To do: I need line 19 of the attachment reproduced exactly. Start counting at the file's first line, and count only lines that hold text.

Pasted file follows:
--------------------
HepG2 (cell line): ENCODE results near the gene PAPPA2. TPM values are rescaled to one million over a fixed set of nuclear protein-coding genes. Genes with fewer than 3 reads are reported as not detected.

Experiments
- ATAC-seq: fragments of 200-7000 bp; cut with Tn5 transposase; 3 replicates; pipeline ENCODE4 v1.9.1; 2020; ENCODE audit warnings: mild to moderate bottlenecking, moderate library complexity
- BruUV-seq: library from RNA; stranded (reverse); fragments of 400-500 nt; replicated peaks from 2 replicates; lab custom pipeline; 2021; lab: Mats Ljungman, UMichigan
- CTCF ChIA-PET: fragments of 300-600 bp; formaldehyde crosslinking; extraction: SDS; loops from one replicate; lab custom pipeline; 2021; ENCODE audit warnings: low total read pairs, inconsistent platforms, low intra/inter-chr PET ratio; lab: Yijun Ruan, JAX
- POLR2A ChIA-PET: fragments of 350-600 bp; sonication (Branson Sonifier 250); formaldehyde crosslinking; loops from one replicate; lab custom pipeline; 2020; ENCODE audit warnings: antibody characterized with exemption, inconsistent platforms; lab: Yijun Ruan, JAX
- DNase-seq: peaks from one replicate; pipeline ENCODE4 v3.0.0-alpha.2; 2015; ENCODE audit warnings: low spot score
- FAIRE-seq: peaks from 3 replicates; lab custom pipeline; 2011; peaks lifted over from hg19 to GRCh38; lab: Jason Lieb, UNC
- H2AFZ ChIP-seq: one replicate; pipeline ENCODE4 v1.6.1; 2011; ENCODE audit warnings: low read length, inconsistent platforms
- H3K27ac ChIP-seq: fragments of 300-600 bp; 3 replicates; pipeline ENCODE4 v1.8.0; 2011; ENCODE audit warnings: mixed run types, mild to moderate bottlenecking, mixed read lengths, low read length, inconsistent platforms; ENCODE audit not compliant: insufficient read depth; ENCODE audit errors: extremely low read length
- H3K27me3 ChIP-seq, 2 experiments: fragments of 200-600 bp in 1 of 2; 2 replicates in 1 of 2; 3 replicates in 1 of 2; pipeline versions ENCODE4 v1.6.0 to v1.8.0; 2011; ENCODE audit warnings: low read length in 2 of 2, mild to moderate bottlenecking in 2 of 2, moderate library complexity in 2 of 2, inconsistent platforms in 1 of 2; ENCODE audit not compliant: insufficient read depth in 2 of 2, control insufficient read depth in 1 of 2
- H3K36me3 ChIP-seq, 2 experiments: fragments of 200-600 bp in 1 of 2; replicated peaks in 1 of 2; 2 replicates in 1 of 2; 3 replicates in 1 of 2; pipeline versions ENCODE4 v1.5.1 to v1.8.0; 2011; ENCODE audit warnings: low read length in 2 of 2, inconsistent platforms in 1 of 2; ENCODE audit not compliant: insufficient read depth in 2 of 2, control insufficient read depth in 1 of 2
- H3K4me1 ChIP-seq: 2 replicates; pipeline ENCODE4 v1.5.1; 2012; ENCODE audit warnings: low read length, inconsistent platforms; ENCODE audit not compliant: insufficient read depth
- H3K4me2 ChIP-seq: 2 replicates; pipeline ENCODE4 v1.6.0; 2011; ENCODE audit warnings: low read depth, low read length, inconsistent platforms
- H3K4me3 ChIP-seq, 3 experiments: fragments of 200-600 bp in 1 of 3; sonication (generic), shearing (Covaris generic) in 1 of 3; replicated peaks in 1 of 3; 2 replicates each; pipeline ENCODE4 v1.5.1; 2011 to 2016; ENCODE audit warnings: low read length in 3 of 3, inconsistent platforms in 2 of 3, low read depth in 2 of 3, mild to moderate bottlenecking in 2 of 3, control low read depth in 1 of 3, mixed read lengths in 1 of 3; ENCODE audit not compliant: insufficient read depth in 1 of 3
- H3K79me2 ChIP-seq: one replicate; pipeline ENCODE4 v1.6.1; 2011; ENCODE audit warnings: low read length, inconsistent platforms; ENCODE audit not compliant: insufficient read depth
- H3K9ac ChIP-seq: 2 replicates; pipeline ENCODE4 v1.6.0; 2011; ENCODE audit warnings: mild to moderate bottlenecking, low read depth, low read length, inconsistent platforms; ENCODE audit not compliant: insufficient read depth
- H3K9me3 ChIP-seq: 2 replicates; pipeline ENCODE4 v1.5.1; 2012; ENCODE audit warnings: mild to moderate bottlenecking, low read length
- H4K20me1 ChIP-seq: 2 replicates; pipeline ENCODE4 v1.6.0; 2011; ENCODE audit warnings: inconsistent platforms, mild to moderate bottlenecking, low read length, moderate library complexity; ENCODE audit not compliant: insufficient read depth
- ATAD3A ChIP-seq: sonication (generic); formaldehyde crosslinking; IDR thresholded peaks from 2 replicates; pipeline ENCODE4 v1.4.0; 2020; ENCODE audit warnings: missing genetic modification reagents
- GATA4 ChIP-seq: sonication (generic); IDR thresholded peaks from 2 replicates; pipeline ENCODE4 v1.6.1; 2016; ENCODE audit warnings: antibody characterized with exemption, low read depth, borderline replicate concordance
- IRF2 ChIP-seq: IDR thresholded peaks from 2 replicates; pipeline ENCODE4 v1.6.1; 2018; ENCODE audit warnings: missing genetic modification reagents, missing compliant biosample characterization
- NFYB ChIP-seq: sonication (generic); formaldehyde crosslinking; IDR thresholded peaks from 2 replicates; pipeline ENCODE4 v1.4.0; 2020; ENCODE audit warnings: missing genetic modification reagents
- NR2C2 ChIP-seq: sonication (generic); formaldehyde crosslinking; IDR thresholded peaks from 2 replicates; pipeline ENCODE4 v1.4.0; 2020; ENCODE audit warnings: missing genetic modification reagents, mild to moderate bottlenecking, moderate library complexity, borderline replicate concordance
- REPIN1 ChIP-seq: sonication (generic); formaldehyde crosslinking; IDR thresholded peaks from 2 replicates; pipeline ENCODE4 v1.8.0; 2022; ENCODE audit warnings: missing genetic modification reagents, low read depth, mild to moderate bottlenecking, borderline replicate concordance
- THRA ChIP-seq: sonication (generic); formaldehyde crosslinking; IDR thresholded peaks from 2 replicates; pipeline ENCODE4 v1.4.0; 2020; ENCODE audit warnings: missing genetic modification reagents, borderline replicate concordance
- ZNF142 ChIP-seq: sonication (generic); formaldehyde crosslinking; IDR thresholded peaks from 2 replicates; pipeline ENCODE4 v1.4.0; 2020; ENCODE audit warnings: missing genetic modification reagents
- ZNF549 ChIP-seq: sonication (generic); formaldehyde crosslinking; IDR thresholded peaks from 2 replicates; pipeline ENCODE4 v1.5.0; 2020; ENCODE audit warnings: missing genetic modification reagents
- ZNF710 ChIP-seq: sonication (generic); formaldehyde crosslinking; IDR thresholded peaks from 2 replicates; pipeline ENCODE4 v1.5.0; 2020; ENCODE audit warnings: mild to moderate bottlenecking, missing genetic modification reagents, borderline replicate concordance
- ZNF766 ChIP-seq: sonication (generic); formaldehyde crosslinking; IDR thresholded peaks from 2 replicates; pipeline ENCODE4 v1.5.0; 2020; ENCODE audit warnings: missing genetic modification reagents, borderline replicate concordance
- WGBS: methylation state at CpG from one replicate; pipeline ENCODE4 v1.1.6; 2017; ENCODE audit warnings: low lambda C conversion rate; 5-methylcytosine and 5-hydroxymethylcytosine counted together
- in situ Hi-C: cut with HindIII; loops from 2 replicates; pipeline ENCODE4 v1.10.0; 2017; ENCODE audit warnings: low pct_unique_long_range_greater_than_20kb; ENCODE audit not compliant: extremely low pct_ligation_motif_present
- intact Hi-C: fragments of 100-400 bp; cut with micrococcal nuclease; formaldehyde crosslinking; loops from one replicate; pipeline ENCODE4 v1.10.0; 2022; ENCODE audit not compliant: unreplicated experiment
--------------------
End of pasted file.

- H4K20me1 ChIP-seq: 2 replicates; pipeline ENCODE4 v1.6.0; 2011; ENCODE audit warnings: inconsistent platforms, mild to moderate bottlenecking, low read length, moderate library complexity; ENCODE audit not compliant: insufficient read depth